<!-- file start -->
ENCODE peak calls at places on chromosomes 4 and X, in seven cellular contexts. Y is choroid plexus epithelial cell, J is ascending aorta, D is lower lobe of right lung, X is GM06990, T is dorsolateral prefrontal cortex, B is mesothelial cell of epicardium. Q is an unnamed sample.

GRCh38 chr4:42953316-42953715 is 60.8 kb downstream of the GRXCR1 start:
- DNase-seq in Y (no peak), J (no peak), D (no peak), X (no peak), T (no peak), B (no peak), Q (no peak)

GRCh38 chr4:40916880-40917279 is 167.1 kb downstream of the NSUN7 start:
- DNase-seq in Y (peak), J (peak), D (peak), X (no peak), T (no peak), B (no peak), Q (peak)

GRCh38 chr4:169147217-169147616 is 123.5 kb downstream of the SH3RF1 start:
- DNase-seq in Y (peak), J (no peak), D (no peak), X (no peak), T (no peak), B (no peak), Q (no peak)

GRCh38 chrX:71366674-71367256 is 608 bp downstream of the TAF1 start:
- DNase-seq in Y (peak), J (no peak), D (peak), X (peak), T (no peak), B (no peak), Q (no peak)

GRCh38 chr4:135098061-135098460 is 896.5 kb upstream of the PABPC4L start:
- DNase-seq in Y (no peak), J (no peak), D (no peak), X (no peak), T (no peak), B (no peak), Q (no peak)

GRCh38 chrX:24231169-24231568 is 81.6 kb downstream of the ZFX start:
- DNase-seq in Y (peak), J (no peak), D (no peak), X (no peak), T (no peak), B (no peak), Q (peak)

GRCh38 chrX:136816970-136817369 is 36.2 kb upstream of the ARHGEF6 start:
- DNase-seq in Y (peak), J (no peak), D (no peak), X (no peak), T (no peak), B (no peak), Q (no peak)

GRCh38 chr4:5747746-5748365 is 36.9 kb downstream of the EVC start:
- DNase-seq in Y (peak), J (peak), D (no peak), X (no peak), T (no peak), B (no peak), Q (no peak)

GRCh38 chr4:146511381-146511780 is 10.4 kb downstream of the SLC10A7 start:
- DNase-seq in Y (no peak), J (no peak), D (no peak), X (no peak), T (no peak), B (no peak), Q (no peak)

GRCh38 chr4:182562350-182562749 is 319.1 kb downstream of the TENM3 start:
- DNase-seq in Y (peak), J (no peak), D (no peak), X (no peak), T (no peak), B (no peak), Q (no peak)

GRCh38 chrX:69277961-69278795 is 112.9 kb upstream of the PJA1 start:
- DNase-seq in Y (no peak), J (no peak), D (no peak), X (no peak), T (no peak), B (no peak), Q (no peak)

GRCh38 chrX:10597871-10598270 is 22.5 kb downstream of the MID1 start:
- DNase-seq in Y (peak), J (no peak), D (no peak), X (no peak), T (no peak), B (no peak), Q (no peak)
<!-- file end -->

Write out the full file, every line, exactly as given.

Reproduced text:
ENCODE peak calls at places on chromosomes 4 and X, in seven cellular contexts. Y is choroid plexus epithelial cell, J is ascending aorta, D is lower lobe of right lung, X is GM06990, T is dorsolateral prefrontal cortex, B is mesothelial cell of epicardium. Q is an unnamed sample.

GRCh38 chr4:42953316-42953715 is 60.8 kb downstream of the GRXCR1 start:
- DNase-seq in Y (no peak), J (no peak), D (no peak), X (no peak), T (no peak), B (no peak), Q (no peak)

GRCh38 chr4:40916880-40917279 is 167.1 kb downstream of the NSUN7 start:
- DNase-seq in Y (peak), J (peak), D (peak), X (no peak), T (no peak), B (no peak), Q (peak)

GRCh38 chr4:169147217-169147616 is 123.5 kb downstream of the SH3RF1 start:
- DNase-seq in Y (peak), J (no peak), D (no peak), X (no peak), T (no peak), B (no peak), Q (no peak)

GRCh38 chrX:71366674-71367256 is 608 bp downstream of the TAF1 start:
- DNase-seq in Y (peak), J (no peak), D (peak), X (peak), T (no peak), B (no peak), Q (no peak)

GRCh38 chr4:135098061-135098460 is 896.5 kb upstream of the PABPC4L start:
- DNase-seq in Y (no peak), J (no peak), D (no peak), X (no peak), T (no peak), B (no peak), Q (no peak)

GRCh38 chrX:24231169-24231568 is 81.6 kb downstream of the ZFX start:
- DNase-seq in Y (peak), J (no peak), D (no peak), X (no peak), T (no peak), B (no peak), Q (peak)

GRCh38 chrX:136816970-136817369 is 36.2 kb upstream of the ARHGEF6 start:
- DNase-seq in Y (peak), J (no peak), D (no peak), X (no peak), T (no peak), B (no peak), Q (no peak)

GRCh38 chr4:5747746-5748365 is 36.9 kb downstream of the EVC start:
- DNase-seq in Y (peak), J (peak), D (no peak), X (no peak), T (no peak), B (no peak), Q (no peak)

GRCh38 chr4:146511381-146511780 is 10.4 kb downstream of the SLC10A7 start:
- DNase-seq in Y (no peak), J (no peak), D (no peak), X (no peak), T (no peak), B (no peak), Q (no peak)

GRCh38 chr4:182562350-182562749 is 319.1 kb downstream of the TENM3 start:
- DNase-seq in Y (peak), J (no peak), D (no peak), X (no peak), T (no peak), B (no peak), Q (no peak)

GRCh38 chrX:69277961-69278795 is 112.9 kb upstream of the PJA1 start:
- DNase-seq in Y (no peak), J (no peak), D (no peak), X (no peak), T (no peak), B (no peak), Q (no peak)

GRCh38 chrX:10597871-10598270 is 22.5 kb downstream of the MID1 start:
- DNase-seq in Y (peak), J (no peak), D (no peak), X (no peak), T (no peak), B (no peak), Q (no peak)